Hawthorn District 73 teachers reject contract offer

  • Hawthorn School District 73 headquarters in Vernon Hills.

    Hawthorn School District 73 headquarters in Vernon Hills. Daily Herald file

 
 
Updated 6/11/2018 6:59 PM

A new contract with teachers and other employees remains on a substantial to-do list for the school board in Vernon Hills-based Hawthorn Elementary District 73.

Members of the Hawthorn Education Association last week voted against a district contract offer, sending the matter back to the bargaining table. The union has about 500 members, including teachers, educational support personnel and custodians.

                                                                                                                                                                                                                       
 

"It was pretty close. It was not blown out of the water," said Eileen Duhig-Larson, union vice president and lead negotiator. The current three-year contract ends June 30.

According to the district, a tentative agreement was reached with union leaders after "numerous productive bargaining sessions." Details were not released pending union ratification.

In a statement Monday, school officials said they were disappointed.

"The district is ready and willing to return to the table to resolve the issues leading to the failed ratification of the fully bargained contract in an effort to avoid impasse," the statement said.

Duhig-Larson said talks did not break down and union leaders have good rapport with the school board.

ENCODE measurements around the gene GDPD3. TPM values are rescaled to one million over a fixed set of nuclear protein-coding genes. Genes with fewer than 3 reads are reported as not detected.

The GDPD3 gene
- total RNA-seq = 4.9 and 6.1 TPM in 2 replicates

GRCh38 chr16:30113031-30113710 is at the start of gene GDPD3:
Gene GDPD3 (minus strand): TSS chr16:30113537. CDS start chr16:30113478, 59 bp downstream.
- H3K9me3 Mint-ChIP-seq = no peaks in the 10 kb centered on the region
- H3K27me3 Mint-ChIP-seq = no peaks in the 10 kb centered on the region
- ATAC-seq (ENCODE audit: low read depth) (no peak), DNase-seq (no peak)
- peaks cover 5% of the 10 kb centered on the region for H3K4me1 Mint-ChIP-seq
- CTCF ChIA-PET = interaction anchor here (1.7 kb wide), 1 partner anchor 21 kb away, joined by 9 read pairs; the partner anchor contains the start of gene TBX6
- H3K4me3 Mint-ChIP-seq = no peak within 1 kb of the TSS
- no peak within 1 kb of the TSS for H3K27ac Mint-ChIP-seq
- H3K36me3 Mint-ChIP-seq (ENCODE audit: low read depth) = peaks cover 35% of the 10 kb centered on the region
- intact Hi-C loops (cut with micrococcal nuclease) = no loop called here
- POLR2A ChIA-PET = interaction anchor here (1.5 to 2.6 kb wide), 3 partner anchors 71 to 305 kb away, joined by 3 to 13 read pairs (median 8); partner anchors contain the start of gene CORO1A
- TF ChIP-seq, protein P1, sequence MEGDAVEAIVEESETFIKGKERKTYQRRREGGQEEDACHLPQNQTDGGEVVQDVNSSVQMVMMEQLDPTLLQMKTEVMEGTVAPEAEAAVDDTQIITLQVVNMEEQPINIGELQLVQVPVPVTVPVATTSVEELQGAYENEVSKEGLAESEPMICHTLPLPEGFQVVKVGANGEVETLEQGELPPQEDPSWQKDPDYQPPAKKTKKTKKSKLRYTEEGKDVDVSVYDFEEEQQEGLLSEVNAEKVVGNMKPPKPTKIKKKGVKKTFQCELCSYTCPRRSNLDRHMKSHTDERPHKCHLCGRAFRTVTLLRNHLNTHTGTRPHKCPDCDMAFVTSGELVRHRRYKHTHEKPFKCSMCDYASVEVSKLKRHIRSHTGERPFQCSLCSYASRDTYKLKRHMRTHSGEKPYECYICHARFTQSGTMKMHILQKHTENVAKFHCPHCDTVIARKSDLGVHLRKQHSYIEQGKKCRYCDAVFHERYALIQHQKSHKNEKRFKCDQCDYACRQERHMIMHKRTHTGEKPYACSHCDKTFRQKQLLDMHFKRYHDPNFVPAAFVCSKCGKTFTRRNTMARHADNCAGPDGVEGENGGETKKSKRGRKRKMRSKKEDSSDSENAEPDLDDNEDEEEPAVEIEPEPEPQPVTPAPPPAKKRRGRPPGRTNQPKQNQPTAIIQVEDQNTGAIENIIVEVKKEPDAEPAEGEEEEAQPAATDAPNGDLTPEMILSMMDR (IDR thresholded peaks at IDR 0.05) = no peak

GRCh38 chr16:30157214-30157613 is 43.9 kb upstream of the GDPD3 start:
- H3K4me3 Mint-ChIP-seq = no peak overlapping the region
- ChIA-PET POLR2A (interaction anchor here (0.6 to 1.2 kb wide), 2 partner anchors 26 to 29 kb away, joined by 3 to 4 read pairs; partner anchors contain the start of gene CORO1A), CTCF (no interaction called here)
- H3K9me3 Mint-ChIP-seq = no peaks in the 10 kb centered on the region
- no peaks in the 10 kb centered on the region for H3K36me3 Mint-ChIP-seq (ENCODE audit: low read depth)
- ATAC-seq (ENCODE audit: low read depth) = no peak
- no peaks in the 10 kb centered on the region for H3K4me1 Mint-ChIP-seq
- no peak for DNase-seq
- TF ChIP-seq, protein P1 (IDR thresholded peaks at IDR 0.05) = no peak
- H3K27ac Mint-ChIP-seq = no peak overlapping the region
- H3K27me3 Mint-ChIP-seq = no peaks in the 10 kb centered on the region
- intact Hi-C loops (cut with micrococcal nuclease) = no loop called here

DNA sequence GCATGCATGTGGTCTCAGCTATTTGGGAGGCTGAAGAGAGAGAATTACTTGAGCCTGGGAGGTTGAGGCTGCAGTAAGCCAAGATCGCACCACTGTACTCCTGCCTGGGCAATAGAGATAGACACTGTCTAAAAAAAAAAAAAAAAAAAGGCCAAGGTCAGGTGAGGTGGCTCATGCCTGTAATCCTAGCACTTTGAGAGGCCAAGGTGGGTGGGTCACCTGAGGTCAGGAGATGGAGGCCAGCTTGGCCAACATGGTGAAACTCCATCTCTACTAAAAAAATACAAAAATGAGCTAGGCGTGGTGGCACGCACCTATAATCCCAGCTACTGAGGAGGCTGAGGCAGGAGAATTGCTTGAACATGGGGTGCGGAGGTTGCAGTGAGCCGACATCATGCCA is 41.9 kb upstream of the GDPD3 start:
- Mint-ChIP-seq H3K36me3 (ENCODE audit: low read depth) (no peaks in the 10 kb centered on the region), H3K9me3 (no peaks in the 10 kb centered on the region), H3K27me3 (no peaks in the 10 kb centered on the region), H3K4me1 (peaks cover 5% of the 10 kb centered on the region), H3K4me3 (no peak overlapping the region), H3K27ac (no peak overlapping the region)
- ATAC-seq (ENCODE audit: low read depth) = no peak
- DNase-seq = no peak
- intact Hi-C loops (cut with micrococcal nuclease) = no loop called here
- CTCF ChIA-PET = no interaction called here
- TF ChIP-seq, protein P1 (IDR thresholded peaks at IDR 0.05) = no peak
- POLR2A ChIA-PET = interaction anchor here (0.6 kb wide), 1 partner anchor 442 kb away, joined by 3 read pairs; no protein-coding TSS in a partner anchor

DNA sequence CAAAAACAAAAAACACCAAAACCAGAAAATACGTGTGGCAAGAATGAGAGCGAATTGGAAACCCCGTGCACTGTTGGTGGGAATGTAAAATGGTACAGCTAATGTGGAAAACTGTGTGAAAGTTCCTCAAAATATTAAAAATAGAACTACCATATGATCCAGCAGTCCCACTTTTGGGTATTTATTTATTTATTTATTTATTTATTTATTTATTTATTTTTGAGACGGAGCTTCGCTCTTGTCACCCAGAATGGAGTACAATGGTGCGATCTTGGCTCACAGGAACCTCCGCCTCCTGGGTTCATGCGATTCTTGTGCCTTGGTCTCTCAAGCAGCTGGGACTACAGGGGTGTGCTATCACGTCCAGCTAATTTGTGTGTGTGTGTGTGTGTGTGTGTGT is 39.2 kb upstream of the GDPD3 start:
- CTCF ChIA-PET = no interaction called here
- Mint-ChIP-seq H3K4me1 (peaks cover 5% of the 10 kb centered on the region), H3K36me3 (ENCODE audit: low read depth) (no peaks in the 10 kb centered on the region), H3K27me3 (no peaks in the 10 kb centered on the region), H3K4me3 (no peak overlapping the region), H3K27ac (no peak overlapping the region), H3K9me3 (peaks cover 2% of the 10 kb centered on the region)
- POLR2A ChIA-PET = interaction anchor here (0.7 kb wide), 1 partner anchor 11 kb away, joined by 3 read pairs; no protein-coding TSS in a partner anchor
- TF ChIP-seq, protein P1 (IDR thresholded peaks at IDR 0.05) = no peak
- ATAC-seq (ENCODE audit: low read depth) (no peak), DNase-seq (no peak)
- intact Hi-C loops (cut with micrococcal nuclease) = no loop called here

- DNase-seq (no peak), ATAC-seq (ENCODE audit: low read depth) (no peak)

"We'll negotiate through the summer," she said. "Right now, we're trying to gather information on what (union members) are looking for."

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The district's financial condition is a concern for both sides, as the school board hones the amount it expects to ask of voters in a November referendum on expansion and renovation of its school buildings because of crowded conditions.

"Honestly, the district is really facing some serious financial hardship, so there is not as much money," Duhig-Larson said.

"We all have the same goal, and that's kids. We will find a way to make this work."

Voters in April 2017 rejected paying $42 million to upgrade six school buildings. Then, as now, an 18-classroom kindergarten building was part of the master plan. Last year, the district said it would pay for the $12 million center with reserves.

But now, some or all of the cost will be sought from voters. The low construction bid is $2.7 million higher than the estimate, and while potential reductions have been identified, reserves have been eroding, the district says.

                                                                                                                                                                                                                       
 

After several community input sessions, the school board studied six options and decided to include the kindergarten building when the case is made to voters. How much of its reserve funds the district would spend on that facility is to be determined.

Uncertainty surrounding various aspects of the kindergarten building has rankled Mayor Roger Byrne, who peppered school officials last week with questions when they attended a village board meeting seeking a two-year extension of permits for mobile classrooms at Hawthorn South Elementary.

He said "everybody in town" thought the district would use reserves to build the kindergarten facility as an addition to the Vernon Hills Park District's Sullivan Center.

Trustee Cindy Hebda said she would support the mobile classrooms with the expectation District 73 is committed to building the kindergarten facility onto the Sullivan Center.

"Your community of people now feel that nothing is happening, that everything has gone by the wayside and you're starting all over again," she said.

"Please, please, you've got to communicate with these people, because everybody is really confused."

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